It’s also great for marinating meats or vegetables before grilling or roasting them.
For an extra kick of flavor, try adding some garlic powder or cumin to the mix!
Pro Tip: To make your own turmeric paste at home, simply combine equal parts ground turmeric with olive oil in a blender until it forms a thick paste-like consistency. Store it in an airtight container in the refrigerator for up to two weeks!
8 – Paprika
Paprika is a spice made from ground, dried fruits of Capsicum annuum.
It is commonly used to add flavor and color to dishes. Paprika can range in flavor from mild and sweet to hot and spicy, depending on the variety of pepper used.
Paprika has a mild, slightly sweet taste with hints of smokiness.
It’s often used as a garnish for dishes like deviled eggs or potato salad, but it can also be added to soups, stews, sauces and marinades for an extra kick of flavor.
Pro Tip: To get the most out of your paprika, try adding it at the end of cooking so that its flavor isn’t lost in the heat!
9 – Carrot Powder
Carrot powder is a natural food product made from dried and ground carrots.
It has a sweet, earthy flavor and can be used to add color and nutrition to dishes.
Carrot powder can be used in place of fresh carrots in many recipes such as soups, stews, casseroles or baked goods.
It adds a subtle sweetness that complements savory dishes like curries or stir-fries.
Carrot powder also makes an excellent addition to smoothies for added nutrition and flavor.
Pro Tip: To get the most out of your carrot powder, try adding it to warm liquids like broth or milk before adding it to other ingredients in your recipe! This will help the carrot powder dissolve more easily into the dish for maximum flavor and nutrition!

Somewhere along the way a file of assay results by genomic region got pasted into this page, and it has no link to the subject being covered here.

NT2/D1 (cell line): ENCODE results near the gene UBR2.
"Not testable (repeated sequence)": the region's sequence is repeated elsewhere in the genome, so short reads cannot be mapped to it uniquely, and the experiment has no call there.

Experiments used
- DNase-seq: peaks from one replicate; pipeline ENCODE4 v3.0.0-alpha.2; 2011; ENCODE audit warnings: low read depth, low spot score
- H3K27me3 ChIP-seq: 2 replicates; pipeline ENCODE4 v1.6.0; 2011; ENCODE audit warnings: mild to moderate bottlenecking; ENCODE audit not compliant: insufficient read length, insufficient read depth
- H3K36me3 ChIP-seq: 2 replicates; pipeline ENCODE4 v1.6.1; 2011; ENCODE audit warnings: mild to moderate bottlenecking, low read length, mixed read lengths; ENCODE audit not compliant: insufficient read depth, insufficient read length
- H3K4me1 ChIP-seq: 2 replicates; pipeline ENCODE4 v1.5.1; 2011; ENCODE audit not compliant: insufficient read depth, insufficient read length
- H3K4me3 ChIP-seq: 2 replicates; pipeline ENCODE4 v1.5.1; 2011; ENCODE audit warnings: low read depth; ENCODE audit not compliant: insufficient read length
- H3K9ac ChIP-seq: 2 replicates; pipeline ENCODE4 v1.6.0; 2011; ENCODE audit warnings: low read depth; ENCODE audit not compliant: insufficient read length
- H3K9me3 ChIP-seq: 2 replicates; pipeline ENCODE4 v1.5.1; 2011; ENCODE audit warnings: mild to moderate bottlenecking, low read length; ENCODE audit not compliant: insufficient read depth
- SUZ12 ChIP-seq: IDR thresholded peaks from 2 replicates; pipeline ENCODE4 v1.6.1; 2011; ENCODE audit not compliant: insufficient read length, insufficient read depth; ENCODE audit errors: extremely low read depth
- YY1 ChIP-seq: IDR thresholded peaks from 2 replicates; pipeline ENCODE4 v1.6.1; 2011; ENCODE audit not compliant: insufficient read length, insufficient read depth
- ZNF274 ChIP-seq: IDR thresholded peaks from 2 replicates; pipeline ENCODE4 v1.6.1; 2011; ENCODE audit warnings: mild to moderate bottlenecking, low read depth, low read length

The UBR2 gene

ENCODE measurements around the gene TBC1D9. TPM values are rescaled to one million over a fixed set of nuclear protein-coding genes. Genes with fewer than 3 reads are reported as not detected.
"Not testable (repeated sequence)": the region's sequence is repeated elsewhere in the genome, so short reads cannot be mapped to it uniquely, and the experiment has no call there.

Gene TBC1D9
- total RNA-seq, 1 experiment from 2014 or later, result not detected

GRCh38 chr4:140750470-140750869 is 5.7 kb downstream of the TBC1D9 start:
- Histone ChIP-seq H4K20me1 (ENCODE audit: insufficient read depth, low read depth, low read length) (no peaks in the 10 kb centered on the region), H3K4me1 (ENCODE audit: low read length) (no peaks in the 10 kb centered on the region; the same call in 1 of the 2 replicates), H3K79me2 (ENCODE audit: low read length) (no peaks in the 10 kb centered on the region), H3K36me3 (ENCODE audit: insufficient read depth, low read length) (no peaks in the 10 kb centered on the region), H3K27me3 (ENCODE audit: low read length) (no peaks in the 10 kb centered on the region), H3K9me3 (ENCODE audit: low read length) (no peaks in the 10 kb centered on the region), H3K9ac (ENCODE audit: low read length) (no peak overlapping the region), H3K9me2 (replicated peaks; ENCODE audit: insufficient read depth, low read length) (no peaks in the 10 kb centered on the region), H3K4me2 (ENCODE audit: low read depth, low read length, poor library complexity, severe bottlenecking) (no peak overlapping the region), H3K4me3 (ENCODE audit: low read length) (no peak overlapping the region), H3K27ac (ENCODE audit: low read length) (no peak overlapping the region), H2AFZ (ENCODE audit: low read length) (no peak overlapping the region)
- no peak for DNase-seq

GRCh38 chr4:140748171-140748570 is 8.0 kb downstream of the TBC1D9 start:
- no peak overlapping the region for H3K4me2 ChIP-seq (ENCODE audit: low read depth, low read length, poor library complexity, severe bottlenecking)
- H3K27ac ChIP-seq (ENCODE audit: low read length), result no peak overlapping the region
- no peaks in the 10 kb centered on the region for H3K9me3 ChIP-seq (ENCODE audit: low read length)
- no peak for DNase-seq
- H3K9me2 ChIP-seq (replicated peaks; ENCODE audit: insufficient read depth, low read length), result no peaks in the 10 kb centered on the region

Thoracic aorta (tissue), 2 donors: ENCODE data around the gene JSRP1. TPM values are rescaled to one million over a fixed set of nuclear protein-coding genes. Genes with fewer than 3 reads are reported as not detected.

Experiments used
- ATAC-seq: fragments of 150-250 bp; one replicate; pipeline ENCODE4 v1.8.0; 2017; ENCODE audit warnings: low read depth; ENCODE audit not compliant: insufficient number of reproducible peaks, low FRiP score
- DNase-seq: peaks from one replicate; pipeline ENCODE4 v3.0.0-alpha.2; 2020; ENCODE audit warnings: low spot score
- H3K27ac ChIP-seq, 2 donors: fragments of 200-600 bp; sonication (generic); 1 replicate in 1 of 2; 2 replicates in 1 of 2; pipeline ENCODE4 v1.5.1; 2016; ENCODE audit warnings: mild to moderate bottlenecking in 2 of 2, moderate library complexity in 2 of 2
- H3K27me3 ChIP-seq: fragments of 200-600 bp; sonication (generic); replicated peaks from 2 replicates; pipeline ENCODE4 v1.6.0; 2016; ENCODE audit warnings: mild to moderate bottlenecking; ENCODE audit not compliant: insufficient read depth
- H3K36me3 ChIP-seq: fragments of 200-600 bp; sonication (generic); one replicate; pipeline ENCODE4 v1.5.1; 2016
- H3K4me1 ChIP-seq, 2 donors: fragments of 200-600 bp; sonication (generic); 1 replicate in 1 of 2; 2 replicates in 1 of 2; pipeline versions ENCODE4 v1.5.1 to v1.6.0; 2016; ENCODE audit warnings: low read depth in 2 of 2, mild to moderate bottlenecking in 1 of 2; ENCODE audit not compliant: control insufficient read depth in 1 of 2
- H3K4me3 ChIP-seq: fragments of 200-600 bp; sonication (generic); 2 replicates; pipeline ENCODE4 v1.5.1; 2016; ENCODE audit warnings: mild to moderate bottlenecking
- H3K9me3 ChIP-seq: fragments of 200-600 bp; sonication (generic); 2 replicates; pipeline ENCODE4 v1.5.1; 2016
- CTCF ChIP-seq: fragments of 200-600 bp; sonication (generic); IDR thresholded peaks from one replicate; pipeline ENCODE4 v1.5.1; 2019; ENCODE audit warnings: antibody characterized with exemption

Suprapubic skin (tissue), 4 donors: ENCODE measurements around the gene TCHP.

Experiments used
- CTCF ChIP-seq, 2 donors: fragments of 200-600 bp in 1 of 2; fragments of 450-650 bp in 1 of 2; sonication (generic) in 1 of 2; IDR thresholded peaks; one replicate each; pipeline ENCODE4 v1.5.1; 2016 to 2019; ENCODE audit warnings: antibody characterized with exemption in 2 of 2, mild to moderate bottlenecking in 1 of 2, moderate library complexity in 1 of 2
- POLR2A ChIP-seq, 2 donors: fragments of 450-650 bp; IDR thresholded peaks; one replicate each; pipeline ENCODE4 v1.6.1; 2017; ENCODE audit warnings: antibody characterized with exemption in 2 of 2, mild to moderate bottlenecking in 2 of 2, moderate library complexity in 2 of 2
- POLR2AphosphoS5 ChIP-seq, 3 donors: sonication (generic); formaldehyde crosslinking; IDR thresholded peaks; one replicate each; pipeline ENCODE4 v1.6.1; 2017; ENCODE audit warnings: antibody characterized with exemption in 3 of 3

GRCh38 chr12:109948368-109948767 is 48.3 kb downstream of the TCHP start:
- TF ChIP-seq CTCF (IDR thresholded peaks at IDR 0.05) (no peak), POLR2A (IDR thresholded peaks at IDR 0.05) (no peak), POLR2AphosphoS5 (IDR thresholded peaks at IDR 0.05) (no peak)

10 – Lime Powder
Lime powder is a seasoning made from ground dried limes.
It has a tart, citrusy flavor that can be used to add zest and brightness to dishes.
Lime powder is commonly used in Middle Eastern, North African, and South Asian cuisines.
It’s an excellent substitute for Aji Amarillo paste as it adds the same bright acidity without the heat of chilies.
Lime powder also works well with other spices like cumin, coriander, and turmeric to create complex flavors in curries or stews.
Pro Tip: To get the most out of lime powder, try adding it at the end of cooking so that its flavor isn’t lost in long-simmering dishes!
11 – Onion Paste
Onion paste is a condiment made from onions that have been cooked and blended into a paste. It can be used as a base for sauces, soups, stews, and other dishes. Onion paste has a strong flavor and aroma that adds depth to any dish.
Onion paste is easy to make at home by cooking onions until they are soft and then blending them with some oil or butter. The resulting mixture should be thick enough to spread on bread or crackers but still thin enough to mix into sauces or dressings.